Links for January 13: Cars, non-indoctrination in academia, recycling, fucky furniture and more

I skipped a few days of linklogging, but that was mostly because I didn’t have much to talk about. I am not dropping the habit. “They Saw It Coming: The Car Was Always the Cause Of All The Problems In Our City” is mostly about the early history of parking congestion in New York, but …

Reinder Dijkhuis’ provisional Hugo nominations ballot

With only a month to go before nominations close, I want to share with people what I’m planning to put on my ballot for the Hugo Awards 2016 nominations. My ballot is not, at this time, complete and even my present list of nominations may change before the deadline as I read other people’s nominations …

Notes/First impressions: The Dark Forest – Cixin Liu, translation by Joel Martinsen

I read The Dark Forest the week before its prequel, The Three-Body Problem won the Hugo Award for Best Novel, 2015. Two-thirds of the way through it, my reading was interrupted for a few days and I had to think hard about whether I wanted to pick it up again. I did, and in the …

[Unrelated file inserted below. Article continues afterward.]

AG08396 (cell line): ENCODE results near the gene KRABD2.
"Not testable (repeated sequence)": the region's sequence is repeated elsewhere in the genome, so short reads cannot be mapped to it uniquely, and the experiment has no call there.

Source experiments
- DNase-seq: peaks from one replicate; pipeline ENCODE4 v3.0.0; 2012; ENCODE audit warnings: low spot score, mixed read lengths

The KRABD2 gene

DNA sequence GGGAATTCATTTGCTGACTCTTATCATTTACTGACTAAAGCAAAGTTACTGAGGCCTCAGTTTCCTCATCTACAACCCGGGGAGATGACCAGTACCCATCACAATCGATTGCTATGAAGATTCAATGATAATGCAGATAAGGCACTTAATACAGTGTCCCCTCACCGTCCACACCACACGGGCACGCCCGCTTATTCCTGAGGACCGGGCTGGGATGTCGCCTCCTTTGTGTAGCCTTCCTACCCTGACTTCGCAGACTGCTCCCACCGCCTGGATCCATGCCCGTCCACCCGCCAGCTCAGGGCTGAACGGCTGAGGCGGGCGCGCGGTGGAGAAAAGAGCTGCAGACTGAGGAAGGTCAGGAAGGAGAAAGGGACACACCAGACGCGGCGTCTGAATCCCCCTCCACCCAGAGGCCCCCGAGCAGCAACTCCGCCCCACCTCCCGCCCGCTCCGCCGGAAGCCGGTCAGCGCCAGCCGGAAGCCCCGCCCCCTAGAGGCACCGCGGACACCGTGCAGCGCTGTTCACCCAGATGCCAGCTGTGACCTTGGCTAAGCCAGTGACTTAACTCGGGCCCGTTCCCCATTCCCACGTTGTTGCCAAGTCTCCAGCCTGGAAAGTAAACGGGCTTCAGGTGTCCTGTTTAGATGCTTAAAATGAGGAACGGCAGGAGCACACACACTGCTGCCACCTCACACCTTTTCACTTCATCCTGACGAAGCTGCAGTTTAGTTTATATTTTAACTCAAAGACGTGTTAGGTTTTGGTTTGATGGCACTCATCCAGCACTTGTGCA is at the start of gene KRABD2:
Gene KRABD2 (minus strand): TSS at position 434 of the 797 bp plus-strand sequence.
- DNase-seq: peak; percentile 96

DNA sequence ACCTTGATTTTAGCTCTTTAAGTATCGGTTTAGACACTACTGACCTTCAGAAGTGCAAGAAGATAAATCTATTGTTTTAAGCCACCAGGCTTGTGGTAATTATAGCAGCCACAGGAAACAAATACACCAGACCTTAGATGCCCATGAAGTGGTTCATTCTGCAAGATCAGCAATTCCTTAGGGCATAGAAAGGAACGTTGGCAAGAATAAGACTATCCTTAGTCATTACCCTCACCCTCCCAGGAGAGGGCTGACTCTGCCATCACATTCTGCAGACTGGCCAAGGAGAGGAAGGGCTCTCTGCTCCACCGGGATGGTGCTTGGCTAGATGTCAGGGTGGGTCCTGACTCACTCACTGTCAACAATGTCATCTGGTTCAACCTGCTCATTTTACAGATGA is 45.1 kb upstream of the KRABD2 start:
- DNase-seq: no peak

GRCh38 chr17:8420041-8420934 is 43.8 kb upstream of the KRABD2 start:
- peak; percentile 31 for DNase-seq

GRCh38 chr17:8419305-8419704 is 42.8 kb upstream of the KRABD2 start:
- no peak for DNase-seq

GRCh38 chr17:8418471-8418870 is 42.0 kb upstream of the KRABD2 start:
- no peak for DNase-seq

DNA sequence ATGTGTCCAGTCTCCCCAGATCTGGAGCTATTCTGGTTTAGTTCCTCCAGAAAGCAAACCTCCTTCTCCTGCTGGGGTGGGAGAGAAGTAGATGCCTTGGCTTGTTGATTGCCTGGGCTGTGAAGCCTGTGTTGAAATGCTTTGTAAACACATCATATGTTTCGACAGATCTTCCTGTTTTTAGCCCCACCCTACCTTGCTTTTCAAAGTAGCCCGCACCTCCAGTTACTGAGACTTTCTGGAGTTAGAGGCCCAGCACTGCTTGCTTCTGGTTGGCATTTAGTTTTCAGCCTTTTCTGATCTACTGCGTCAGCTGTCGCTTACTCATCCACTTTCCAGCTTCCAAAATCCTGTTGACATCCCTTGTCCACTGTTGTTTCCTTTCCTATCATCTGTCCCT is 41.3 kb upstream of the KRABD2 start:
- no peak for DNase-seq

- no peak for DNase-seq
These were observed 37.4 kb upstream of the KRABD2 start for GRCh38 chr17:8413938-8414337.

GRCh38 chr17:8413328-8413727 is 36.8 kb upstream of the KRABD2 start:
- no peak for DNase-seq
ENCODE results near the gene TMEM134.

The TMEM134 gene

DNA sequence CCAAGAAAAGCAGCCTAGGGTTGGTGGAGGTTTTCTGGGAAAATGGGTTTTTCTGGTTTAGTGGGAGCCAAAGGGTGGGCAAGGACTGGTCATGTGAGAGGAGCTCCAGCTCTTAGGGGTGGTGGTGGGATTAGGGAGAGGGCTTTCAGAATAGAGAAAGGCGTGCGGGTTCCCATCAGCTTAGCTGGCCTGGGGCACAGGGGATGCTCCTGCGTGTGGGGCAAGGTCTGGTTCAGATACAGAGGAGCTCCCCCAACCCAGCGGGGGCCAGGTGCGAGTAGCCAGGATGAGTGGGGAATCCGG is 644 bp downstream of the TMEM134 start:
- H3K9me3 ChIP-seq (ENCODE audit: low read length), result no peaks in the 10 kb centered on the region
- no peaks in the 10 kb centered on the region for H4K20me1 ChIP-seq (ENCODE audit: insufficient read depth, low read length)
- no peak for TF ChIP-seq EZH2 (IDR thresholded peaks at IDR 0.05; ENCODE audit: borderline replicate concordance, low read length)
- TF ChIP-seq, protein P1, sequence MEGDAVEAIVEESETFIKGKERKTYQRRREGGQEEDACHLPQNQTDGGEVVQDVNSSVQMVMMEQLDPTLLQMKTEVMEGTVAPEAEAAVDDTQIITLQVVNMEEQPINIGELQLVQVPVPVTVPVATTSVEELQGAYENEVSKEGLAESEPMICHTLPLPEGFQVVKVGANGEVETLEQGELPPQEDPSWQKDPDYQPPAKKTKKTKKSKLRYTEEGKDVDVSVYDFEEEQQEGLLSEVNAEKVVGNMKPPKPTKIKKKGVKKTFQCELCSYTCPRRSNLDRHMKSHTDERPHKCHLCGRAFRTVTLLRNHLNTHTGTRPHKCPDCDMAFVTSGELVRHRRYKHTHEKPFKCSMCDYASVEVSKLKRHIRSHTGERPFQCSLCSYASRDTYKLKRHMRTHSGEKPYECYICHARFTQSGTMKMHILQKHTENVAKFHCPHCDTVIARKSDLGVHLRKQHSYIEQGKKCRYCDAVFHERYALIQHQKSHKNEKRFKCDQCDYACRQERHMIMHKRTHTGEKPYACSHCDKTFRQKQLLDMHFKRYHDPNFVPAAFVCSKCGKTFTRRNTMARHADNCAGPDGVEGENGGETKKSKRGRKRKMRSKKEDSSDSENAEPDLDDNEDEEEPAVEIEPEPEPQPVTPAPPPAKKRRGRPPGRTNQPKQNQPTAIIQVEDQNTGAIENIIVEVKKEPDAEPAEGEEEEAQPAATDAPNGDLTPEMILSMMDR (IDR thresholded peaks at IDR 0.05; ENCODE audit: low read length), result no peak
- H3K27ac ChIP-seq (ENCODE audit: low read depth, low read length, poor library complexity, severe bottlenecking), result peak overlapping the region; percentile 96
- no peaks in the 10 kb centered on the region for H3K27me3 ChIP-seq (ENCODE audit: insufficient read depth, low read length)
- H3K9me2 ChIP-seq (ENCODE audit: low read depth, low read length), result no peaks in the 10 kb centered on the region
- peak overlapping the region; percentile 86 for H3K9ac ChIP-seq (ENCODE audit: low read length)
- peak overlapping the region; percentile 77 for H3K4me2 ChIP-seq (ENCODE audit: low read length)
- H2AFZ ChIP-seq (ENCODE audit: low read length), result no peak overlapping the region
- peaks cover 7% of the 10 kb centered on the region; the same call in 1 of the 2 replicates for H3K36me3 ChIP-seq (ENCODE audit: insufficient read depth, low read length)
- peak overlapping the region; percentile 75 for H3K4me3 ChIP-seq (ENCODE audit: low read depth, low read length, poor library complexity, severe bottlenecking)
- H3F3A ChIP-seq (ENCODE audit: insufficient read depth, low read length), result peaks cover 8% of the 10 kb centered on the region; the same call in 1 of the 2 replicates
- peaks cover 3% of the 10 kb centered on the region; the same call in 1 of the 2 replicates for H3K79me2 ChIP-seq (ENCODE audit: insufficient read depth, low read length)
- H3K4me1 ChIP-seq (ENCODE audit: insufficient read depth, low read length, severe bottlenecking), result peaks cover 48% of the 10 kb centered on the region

Notes/first impressions: 3 Hugo-nominated graphic novels

Sex Criminals Volume One: One Weird Trick – Matt Fraction & Chip Zdarsky Rat Queens Volume One: Sass and Sorcery – Kurtis I. Wiebe & Roc Upchurch Saga Volume Three – Brian K. Vaughn & Fiona Staples When I read Ms. Marvel vol.1, I thought that it was a bit flimsy for a graphic novel, …

Notes/First impressions: Ancillary Sword – Ann Leckie

I’m back to work from vacation, so reading Ancillary Sword took a lot more time than the previous few books, and it was harder for me to get immersed into it. Other than that, it was pretty much what I expected: a strong sequel to Ancillary Justice but a sequel none the less and that …

Notes/First Impressions: Ms. Marvel Vol 1: No Normal – G. Willow Wilson (writer), Adrian Alphona, Jake Wyatt (illustrators),

This is very much not made for me. Its target audience is about 30 years younger than I am, and I need to keep that in mind. Small-capacity iPads and ebook editions of full-color comics don’t go together well. I read this on the 27″ iMac. That does not affect my impression at all, but …

Notes/First Impressions: Thomas Olde Heuvelt – The Day the World Turned Upside Down (trs. Lia Belt)

The Day The World Turned Upside Down at Lightspeed Magazine. 10367 Words, so a really quick read. Don’t take me at my word—read it yourself. Another one that I thought was clearly very good but didn’t have any particular resonance with me. The macro/micro/nanocosm conceit is clever and I could see where the author was …

Notes/First Impressions: Liu Cixin – The Three-Body Problem

Wow. This was a good read. The one significant flaw of The Three-Body Problem is a somewhat workmanlike, translator-ish stylie that actually comes from it being translated from the Chinese. Translator Ken Liu has a postscript explaining his approach and as a translator myself, I can’t fault it, and I can overlook that it doesn’t …